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GPS obsessed

6 December 2014

GPS Tracking and Employee Accountability

by Greg Bartlett / guest author

Employer surveillance of company employees has long been a source of debate in the corporate community. Advances in technology provide many options for employer monitoring, but some types may be a violation of employee privacy, or have other inherent disadvantages. How do you balance privacy rights with the company’s need to make sure employees are behaving ethically on the job? What is acceptable and legal, and what crosses the line?

While questions of legality still loom over e-mail, recorders, cameras, and phones surveillance, GPS tracking devices are generally considered legal and reasonable (read about a case of GPS tracking and what the administrative law judge decided). This type of device might be particularly useful to companies or small businesses that require employees to make deliveries or trips without managerial supervision. While honesty is expected in employees in every type of work, sometimes the temptations inherent in delivery or travel style jobs may be too strong for even your best employees.

Statistics show that over the past three years, 33% of employees admit to stealing from the company, and the U.S. Chamber of Commerce blames 30% of failures in business on theft by employees. There is an old saying that an ounce of prevention is worth a pound of cure—and one of the best ways to prevent dishonesty in traveling/delivering employees is to implement a GPS tracking device in the company vehicles. This is also a way to prevent uncomfortable confrontations and loss of profits in your business. Simply knowing that this device is present may help employees to think twice about “that one little errand only a little bit out of the way,” and may help keep them honest about travel log reports.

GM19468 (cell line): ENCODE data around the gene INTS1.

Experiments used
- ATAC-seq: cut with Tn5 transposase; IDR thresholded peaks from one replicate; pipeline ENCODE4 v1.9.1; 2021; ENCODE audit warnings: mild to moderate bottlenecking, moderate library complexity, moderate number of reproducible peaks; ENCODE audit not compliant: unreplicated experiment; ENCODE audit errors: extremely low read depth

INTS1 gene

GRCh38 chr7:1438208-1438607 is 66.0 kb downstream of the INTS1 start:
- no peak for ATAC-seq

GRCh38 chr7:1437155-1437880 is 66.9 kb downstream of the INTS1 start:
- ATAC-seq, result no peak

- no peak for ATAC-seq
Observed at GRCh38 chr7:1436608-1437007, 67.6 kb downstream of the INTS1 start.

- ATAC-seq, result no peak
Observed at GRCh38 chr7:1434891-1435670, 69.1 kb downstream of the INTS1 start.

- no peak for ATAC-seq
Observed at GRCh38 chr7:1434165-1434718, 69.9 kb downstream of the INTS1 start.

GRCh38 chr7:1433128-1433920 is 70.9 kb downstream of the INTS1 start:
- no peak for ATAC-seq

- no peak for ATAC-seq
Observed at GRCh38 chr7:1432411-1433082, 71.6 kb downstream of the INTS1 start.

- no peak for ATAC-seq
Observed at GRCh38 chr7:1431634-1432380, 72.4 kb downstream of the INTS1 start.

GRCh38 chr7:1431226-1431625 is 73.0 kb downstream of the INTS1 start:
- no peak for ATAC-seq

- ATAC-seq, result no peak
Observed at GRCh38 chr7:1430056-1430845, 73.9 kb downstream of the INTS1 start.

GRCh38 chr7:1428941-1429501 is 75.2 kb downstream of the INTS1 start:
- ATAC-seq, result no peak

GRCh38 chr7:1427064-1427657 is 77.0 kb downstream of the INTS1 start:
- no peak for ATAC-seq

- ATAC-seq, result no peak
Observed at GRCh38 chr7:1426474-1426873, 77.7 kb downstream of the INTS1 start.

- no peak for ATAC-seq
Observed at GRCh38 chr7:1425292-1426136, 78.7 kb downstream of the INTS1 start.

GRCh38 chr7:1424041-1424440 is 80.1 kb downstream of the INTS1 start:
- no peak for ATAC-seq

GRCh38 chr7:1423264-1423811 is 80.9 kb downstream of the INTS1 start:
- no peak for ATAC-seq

There are two types of GPS systems—active and passive. Both systems utilize satellites that orbit in outer space. Generally, groupings of three of these satellites compile data about the latitude and longitude of the individual/vehicle/object wearing the receiver. An active GPS tracking system allows you to download information to the internet or a mobile device for constant surveillance. A passive GPS tracking device is more of a record of what occurred (where the vehicle went, where it stopped, etc.). Depending on the way your company operates, either system would provide valuable accountability and prevention for employee theft whether it is a pizza delivery route or delivering more valuable products.

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